- Received a Request for Proposals for NYC Hurricane Sandy-related design services. I am not interested in pursuing it, but it reminded me that I let my New York City WMBE certification application lapse when I left work in Manhattan last year. I’m happy with that decision for now.
Kids are still reading and doing homework. They’re not usually this quiet. They’ve had a few days of back-to-back playdates and dinners out, while I’ve been away. In the past we’ve had a mix of babysitters, au pairs and school aftercare to provide the backup. While I was away this past week, we relied on school, friends and neighbors to cover the time my husband was out of the house. It was good, but tiring for the kids to go from home to home. They are ready for downtime.
5:45 p.m. Dinner! The kids are not so chatty today. Makes it feel all the more important to be here with them, to capture and enjoy the flow of conversations when they do occur. I’m glad for our family flexibility in that.
6:15 p.m. Time to clean up the kitchen. The kids often help but today they are back to homework. The feminist in me used to struggle with housework. The realist in me says, hey, it gets done when it gets done. The householder in me says, get it done. I like to think of myself as a householder when it comes to these matters, and I am reminded of Nobel Laureate Rabindranath Tagore’s idea of The Householder. It’s complex and Bengali, and being somewhat complex and partly Bengali myself, I can relate. I’ll have to look up the reference. Was it in a poem? A short story? I muse while I clean.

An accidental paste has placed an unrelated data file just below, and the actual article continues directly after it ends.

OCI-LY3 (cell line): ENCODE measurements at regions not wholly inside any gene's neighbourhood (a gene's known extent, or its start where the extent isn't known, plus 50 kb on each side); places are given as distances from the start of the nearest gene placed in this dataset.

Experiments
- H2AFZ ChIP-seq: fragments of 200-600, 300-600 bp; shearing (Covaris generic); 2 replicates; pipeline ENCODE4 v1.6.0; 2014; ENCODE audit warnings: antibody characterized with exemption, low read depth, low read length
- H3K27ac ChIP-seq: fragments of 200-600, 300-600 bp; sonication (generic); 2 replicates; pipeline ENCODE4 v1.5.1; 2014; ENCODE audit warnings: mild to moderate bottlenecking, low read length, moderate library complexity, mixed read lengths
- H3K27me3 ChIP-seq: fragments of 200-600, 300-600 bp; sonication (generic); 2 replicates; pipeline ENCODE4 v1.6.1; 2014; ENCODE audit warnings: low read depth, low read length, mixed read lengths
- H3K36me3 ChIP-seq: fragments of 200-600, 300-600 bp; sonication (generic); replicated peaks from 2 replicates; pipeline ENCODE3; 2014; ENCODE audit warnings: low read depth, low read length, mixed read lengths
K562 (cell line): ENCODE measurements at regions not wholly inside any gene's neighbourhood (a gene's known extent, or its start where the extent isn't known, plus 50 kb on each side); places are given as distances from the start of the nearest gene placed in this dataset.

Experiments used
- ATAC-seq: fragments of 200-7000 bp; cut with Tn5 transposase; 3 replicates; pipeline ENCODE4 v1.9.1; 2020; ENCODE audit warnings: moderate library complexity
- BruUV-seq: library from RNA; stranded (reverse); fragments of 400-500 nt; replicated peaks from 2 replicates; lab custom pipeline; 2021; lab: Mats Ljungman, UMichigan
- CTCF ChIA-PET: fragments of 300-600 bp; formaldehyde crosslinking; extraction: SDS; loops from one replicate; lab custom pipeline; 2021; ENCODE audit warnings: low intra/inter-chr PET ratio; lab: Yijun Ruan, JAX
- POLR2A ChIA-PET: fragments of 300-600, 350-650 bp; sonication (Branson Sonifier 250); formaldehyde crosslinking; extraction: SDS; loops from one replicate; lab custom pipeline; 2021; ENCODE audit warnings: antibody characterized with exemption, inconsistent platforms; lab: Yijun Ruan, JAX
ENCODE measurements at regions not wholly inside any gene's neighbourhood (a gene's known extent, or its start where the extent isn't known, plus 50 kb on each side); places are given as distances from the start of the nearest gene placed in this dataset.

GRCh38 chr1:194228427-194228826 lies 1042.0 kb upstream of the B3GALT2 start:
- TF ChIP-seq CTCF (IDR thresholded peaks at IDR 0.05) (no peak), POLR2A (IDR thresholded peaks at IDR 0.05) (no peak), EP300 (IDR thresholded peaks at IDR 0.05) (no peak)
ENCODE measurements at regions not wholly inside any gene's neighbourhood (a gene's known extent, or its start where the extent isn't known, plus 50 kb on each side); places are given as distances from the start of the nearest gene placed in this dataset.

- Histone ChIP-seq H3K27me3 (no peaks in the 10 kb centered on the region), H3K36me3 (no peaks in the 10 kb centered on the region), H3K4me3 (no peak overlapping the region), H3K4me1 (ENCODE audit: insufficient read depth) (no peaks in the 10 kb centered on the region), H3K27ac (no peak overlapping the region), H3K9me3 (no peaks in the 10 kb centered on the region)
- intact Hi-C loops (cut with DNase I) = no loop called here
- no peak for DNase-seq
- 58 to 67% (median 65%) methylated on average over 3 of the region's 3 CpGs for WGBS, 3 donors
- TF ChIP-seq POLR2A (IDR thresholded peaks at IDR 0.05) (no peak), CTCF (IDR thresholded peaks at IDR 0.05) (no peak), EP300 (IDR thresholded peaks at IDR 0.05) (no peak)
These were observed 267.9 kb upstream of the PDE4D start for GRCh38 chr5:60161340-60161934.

6:35 p.m. My husband is running late! A last-minute issue needs attention at the office in the city.
9:27 p.m. Kids finally in bed with lights out and door closed. Almost an hour later than bedtime; youngest was inconsolable over missing Dad who is finishing up at the office. They have a close bond, my three. My husband should be home in an hour, his work almost complete.
Why am I sharing these little details? Because when I was thinking of going into architecture school, and when I was in architecture school, and even after architecture school, people rarely talked about how the stuff of everyday life gets done. I want to share with others who are on the various parts of the trajectory, that it does get done, bit by bit, and not all at once. It gets done because we want it to, and because we want others to share in it as well. Not just for the sake of doing it, or for its completion, but for enjoying it, too. It’s a life by design, and it is a flexible one at that.
Maia Kumari Gilman, Registered Architect, LEED-AP BD+C